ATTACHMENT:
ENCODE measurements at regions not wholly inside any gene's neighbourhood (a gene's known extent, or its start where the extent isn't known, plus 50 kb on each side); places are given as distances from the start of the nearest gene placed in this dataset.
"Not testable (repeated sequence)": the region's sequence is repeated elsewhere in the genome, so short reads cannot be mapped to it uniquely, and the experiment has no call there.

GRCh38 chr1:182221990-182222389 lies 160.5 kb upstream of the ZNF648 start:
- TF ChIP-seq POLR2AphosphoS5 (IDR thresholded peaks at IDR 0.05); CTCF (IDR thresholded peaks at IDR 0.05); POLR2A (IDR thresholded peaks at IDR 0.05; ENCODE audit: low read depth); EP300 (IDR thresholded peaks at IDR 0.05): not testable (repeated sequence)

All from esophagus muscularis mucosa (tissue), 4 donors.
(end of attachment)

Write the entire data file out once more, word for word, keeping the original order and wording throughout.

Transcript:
ENCODE measurements at regions not wholly inside any gene's neighbourhood (a gene's known extent, or its start where the extent isn't known, plus 50 kb on each side); places are given as distances from the start of the nearest gene placed in this dataset.
"Not testable (repeated sequence)": the region's sequence is repeated elsewhere in the genome, so short reads cannot be mapped to it uniquely, and the experiment has no call there.

GRCh38 chr1:182221990-182222389 lies 160.5 kb upstream of the ZNF648 start:
- TF ChIP-seq POLR2AphosphoS5 (IDR thresholded peaks at IDR 0.05); CTCF (IDR thresholded peaks at IDR 0.05); POLR2A (IDR thresholded peaks at IDR 0.05; ENCODE audit: low read depth); EP300 (IDR thresholded peaks at IDR 0.05): not testable (repeated sequence)

All from esophagus muscularis mucosa (tissue), 4 donors.